The current legislation provides an opportunity for energy providers, utilities, HVAC dealers, solar installers and residential security players to provide products and services that help consumers better understand their energy consumption, what items in their home drive energy use, and how to seek out further information.

The benefit to the homeowner who receives a system like this is that it works together, offers unified control, better data insights across the home, solutions from a trusted source, unified billing, and discounts in bundled purchases. They also get energy savings (heating and cooling account for 50% of home energy consumption).

From a channel perspective, energy providers, HVAC dealers, solar installers and residential security players can now provide added value by teaching homeowners how their house uses energy and what is the impact on their comfort if they were to save energy.

The benefit to the channel is they can offer more hardware to upsell including a monitoring contract/RMR opportunity, more diversity in portfolio such as adding smart thermostat, solar installation, energy storage solutions, integration with EV chargers, security systems, and additional smart home products. These channel providers also benefit from a diversified portfolio, expanded distribution, and potential recurring revenue from monitoring services (e.g. HVAC, Security, etc.,).

The level of interest in smart devices, EVs, and the intent to save energy is most certainly set to increase as the Inflation Reduction Act’s provisions roll out over the coming months and years. However, that’s not necessarily the case for general awareness around energy and how to locate further resources. This makes the perfect opportunity for pros and service providers to educate homeowners and customers on smarter energy usage, bundles, and efficiency.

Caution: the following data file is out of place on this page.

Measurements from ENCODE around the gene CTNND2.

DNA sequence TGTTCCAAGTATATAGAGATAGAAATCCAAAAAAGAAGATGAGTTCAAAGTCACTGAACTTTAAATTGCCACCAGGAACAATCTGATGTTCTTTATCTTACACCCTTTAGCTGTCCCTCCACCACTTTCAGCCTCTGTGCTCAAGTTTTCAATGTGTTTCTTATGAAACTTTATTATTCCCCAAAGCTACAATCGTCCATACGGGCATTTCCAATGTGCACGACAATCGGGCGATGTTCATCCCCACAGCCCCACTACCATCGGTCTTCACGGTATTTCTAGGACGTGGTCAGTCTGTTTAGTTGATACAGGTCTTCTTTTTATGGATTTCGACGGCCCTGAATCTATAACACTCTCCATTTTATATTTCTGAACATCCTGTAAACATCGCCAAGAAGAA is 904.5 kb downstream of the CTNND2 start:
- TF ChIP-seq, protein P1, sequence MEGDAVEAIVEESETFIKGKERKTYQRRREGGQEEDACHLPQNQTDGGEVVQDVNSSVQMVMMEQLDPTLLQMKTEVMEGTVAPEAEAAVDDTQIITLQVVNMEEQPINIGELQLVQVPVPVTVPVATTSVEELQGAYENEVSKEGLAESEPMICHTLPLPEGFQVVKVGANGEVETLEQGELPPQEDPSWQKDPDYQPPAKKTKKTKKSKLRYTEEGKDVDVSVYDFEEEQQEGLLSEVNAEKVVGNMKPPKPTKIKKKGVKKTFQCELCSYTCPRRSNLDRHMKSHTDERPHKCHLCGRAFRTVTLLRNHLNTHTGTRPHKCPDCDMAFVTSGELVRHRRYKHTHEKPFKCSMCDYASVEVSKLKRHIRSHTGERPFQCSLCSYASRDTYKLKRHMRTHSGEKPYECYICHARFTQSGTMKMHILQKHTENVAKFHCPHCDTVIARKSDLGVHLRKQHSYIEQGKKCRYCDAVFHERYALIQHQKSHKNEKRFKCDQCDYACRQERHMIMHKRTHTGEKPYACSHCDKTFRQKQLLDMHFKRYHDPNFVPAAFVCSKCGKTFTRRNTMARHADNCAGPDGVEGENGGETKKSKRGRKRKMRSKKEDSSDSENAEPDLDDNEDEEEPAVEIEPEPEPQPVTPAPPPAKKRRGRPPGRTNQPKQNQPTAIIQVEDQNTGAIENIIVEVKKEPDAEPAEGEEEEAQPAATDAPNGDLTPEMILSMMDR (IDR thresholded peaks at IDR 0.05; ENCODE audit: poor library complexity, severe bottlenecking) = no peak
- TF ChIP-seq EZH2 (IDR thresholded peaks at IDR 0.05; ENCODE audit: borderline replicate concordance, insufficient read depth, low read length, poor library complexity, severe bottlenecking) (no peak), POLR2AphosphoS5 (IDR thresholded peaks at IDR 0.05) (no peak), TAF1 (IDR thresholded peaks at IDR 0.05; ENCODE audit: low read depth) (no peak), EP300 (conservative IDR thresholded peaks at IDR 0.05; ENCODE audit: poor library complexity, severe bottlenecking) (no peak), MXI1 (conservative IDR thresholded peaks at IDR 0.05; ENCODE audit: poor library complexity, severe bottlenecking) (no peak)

Resideo professional is teaching our customers about energy-saving devices,

Teaching our customers about energy-saving devices, how to understand the data, and where to get more information is essential to help evolve participation in energy consumption and opens the door for programs that will help save energy, costs, and more.

*About Beth Crouchet: Beth is the Utility Solutions Leader for Resideo's Grid Services sector. Beth joined the Grid Services team in 2020. Prior to this role, Beth ran the residential Demand Response portfolio and led innovative research in the special projects team at Austin Energy, a leading utility in demand response. Having studied the effects of climate change on population dynamics, Beth has a deep understanding of the impact of fossil fuels and carbon pollution, which she uses to drive the energy strategy at Resideo. Beth has her Master of Science degree in Population and Conservation Biology.